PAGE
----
Wednesday, October 8, 2008

Double-header: Incentive Zoning in Seattle and Next Steps for a Capitol Hill Tree Map

I started my evening attending an Incentive Zoning Public Meeting at City Hall at the behest of Elana Dix and Puget Sound SAGE. The City Council and the Mayor's Office have separately developed legislation that would create a comprhensive incentive zoning plan for the City of Seattle, IZ being the fancy way of saying that if developer's build some affordable housing into their project they'll get a carrot.

Mayor's Proposal
  • Amount of BFA Required to be Set Aside for Workforce Housing: 11%
  • In-lieu Payment for BFA: Minimum=$15/sq.ft., Maximum=$18.94/sq.ft., Tiered cost schedule by floor
  • Affordability Levels: 80% of AMI for Rental Units, 100% of AMI for Condo Units
  • Replacement Housing: NA
  • Other Bonus Provisions: This bill contains regulations for achieving residential and non-residential BFA. Proposed bonus provisions contemplate provision of open space, physical public amenities, transferable development rights, and other public benefits
City Council's (Sally Clark's) Proposal
  • Amount of BFA Required to be Set Aside for Workforce Housing: 20%
  • In-lieu Payment for BFA: No minimum, maximum, or tiered cost by floor - flat $18.94/sq.ft. fee. Automatic fee escalation begins in 2010.
  • Affordability Levels: 80% of AMI for Rental Units, 100% of AMI for Condo Units. Deeper affordability down to 50% of AMI in exchange for a reduced set aside (lower % of BFA).
  • Replacement Housing: Units in buildings proposed to be demolished for which tenant relocation assistance is required must be replaced.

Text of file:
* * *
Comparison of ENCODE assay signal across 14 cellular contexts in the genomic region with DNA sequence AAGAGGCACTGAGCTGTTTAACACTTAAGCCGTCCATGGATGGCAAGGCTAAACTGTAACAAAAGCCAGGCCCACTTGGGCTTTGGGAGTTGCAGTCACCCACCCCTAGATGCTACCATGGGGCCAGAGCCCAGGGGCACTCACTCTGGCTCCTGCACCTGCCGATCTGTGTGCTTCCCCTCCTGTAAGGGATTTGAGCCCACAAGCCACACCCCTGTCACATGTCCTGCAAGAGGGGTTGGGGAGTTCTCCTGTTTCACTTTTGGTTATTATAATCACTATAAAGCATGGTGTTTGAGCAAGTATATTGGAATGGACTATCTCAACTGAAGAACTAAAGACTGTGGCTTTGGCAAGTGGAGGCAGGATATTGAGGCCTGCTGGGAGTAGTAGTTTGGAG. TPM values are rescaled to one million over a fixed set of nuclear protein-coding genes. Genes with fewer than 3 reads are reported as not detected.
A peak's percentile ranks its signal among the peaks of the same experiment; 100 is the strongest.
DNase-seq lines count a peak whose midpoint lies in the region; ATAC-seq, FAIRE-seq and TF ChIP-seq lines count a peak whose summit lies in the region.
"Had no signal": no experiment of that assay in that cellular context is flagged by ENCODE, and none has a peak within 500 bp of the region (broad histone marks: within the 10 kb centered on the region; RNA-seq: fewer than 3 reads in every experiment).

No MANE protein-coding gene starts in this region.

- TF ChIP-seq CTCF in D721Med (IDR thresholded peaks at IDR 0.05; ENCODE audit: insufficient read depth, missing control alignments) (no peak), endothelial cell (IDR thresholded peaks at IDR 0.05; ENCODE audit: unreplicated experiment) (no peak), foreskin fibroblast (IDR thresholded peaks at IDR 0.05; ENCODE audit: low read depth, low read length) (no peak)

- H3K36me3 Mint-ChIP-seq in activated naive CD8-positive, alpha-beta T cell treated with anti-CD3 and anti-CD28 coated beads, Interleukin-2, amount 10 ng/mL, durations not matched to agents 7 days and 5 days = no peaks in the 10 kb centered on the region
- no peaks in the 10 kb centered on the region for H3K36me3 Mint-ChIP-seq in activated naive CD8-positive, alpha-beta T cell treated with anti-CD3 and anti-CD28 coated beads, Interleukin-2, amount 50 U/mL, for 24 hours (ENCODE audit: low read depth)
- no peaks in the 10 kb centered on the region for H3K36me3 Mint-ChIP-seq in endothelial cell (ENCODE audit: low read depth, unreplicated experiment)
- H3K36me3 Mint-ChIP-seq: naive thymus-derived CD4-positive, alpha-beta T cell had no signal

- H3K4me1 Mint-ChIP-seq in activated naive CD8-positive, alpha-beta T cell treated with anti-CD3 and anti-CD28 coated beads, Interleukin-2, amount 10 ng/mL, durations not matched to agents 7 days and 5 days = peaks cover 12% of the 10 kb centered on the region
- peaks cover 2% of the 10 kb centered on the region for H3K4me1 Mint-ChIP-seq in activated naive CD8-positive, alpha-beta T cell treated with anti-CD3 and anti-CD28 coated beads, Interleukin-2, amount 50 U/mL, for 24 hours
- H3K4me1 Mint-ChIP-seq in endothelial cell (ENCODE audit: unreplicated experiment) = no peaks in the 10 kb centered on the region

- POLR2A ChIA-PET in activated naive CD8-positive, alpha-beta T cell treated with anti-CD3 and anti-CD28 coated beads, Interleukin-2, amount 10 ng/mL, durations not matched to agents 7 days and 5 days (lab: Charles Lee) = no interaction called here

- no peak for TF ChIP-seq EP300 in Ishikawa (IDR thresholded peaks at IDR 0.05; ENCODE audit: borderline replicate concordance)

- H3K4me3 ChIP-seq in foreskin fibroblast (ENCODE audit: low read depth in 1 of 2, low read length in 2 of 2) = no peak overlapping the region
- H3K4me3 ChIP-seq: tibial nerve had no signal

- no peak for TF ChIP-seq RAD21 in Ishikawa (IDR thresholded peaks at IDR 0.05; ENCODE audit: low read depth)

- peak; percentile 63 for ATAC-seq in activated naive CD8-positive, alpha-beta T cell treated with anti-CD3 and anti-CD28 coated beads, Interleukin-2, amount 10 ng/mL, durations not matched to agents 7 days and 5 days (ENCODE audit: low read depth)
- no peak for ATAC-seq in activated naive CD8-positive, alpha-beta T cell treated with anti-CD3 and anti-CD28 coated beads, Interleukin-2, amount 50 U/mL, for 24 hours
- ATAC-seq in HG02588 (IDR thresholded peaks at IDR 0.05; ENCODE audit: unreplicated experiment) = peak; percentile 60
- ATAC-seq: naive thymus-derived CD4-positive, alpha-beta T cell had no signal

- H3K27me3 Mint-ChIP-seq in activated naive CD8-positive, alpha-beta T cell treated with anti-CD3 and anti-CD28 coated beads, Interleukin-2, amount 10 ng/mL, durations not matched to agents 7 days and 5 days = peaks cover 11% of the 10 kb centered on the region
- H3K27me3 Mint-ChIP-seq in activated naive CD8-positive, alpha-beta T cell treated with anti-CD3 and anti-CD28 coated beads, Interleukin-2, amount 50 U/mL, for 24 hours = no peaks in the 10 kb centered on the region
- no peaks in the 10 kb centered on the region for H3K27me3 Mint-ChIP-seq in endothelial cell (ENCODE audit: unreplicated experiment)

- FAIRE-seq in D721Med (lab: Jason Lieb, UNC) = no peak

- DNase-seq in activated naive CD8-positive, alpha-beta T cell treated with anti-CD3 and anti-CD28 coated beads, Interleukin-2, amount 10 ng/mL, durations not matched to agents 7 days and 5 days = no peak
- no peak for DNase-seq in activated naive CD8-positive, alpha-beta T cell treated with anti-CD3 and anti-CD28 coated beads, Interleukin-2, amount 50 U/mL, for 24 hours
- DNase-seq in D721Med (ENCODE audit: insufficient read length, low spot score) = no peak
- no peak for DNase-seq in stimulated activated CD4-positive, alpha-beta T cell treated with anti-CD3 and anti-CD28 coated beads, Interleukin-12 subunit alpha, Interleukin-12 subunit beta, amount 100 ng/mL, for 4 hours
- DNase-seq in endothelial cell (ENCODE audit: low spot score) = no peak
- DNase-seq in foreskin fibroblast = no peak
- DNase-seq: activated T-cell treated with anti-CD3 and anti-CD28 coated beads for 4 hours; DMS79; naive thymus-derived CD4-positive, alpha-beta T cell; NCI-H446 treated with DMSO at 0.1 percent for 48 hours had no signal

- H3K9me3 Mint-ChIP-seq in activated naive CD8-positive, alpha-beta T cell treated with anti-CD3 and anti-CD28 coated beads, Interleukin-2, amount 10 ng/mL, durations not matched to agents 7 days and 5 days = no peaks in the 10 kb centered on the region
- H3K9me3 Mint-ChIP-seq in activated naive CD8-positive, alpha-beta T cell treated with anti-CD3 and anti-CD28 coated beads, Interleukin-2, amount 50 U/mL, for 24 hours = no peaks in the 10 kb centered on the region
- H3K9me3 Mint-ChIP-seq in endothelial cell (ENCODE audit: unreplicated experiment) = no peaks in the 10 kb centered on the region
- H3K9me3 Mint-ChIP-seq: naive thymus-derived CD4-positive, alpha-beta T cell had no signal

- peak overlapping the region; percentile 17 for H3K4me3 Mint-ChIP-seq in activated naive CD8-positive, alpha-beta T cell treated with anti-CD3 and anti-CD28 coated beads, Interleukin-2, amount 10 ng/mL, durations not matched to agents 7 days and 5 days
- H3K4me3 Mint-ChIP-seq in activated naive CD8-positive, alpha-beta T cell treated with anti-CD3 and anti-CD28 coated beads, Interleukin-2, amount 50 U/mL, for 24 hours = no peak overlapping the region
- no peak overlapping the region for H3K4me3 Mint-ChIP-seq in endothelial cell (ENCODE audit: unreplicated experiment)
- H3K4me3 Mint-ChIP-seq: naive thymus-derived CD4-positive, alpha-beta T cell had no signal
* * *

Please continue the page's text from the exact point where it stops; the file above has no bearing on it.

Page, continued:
• Other Bonus Provisions: Not included. The Council Chair proposes to draft a resolution outlining how these and other public benefits will be incorporated as the City considers upcoming legislative rezones. This resolution will be drafted this fall and will be a companion piece to the incentive zoning bill the Council considers this December
Some definitions:
  • BFA: Bonused Floor Area - floor area above and beyond what is allowed by regular zoning. At least that's what I gathered at the meeting. Let's say a developer puts an extra story on a building above what was usually allowed by the zoning for the area, and the square footage of that floor was 10,000 sq.ft. According to Sally Clark's proposal the area that would need to be set aside in that building for affordable housing would be 2,000 sq.ft. (20% of the BFA)
  • AMI: Area Median Income. For Seattle, it's about $57,000 to $65,000 a year depending on household size. 80% of median income is about $42,000 to $56,000 depending on household size. When the Mayor and the Council say that affordability levels are set at 80% AMI, they mean that the affordable housing will be affordable to those families of one or more making $42,000 to $56,000 a year.
  • In-lieu payment or fees: the amount of money that a developer would pay (per sq.ft.) if they chose not to build affordable housing on site.
I and most of my friends, who are not considered impoverished by most standards, make maybe 30-40% of the Area Median Income. Also, most market-rate apartments in Seattle are already affordable for those at 80% AMI (according to some of the speakers at the public meeting). This is a pretty fucking useless plan.